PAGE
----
Step 8: How to get a mortgage

You’ve found the home of your dreams, now you need to buy it! If you are like most people, you need to secure financing in the form of a loan, also known as a mortgage. There are several steps involved in getting a loan:

Securing a loan

Banks are the traditional source of mortgage funding. They offer face-to-face service. You should reach out to your bank and talk to their mortgage division.

Mortgage brokers generally offer a large variety of loans, which includes loans for individuals with less than pristine credit. You can also meet with a broker face-to-face.

Online mortgage providers offer a large variety of loans, convenient round-the-clock shopping and instant comparisons between multiple loans. They often lack personal service.

You should also ask your family, friends and coworkers for referrals, as well as your housing counselor. You need to compare costs, products, types of service and what and who you are most comfortable with. Once you have settled on a lender, you’ll have to determine which loan is best for you. This is also known as the loan terms. There are several different types of loans:

  • Fixed-rate mortgage – this means that the interest rate is “fixed”, i.e. never changes for the life of the loan
  • Adjustable-rate mortgages – with this type of loan, the interest rate changes throughout the life of the loan.
  • Balloon-payment mortgages – instead of paying back the loan over the course of the loan, the last payment is a large payment representing the final payment and balance of the loan.
  • Graduated payment mortgages- low initial monthly payments which gradually increase over a specified time frame
  • Bi-weekly mortgages – paying your mortgage every two weeks over the course of the year results in 13 mortgage payments as opposed to 12. The additional payment goes towards the principal balance.

A good resource on loan options is:

There are several steps and lots of paperwork is needed to apply for your loan. First make, sure you have discussed and understand the details and the terms of your loan. You will be asked to sign multiple documents, and understanding what you are signing is critical. Your housing counselor can help you – HPF is here is help you make your home a reality.

Here is a good source of information:

Closing Settlement

Your bid has been accepted. You’ve secured a mortgage, now you are at closing or settlement! Where and what is that? The closing, also known as settlement, is where you will actually take possession of your new home. It is at this time the title is transferred to you and where you will receive your keys to the property.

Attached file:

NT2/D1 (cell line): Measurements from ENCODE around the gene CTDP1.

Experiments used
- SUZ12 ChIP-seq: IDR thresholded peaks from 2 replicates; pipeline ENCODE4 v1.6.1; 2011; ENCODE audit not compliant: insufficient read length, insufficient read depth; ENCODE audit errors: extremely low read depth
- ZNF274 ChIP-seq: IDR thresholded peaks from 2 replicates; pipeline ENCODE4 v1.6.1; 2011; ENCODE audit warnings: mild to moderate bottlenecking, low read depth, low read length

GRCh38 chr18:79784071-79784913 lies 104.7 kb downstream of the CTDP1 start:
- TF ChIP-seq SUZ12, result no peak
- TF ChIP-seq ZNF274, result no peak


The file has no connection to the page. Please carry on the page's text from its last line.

If you are obtaining a loan to purchase the property, your lender has three days from the time of the loan application to provide you with a Good Faith Estimate of your loan costs so there are no surprises about costs. In addition to the principal and interest, your loan costs may include private mortgage insurance (PMI), flood and/or hazard insurance, escrows, taxes, etc. The Good Faith Estimate will break out all the costs. If you do not receive this in a timely manner speak to your lender.

In most parts of the country, you will sign a number of documents that will be explained by your settlement agent. Check with your settlement agent for more details on how the closing is conducted in your area. Once all of the signing is done, the house is yours!

Here is a good resource for closing costs:

And if you want more details on home buying and closing costs:


Often times, insurance is overlooked in the home buying process, but like the mortgage, it is something you pay for as long as you own your home – which in some cases could be longer than it takes you to pay back your loan. Homeowners Insurance financially protects your home and possessions in the event of a disaster. Typical coverage is for full replacement of your home and valuables.

There are several factors to consider when looking for homeowner’s insurance, and they include:

  • What is the value of your home as well as your possessions in the event of a flood, fire or other disaster?
  • How old is your home or roof?
  • How far from a fire station or fire hydrant is the property?
  • Is the property in a flood, hurricane or earthquake zone?

All these and more impact the cost of insurance.

For more information, visit:

Insurance is an important consideration when purchasing a home. If you are uncomfortable with the cost of insuring a particular house, keep looking for one that better fits your financial situation. If you do not already have an insurance agent or company representative, get recommendations from family, friends or co-workers or check with your state’s insurance department.

For a listing of state insurance departments visit:

Tools and Resources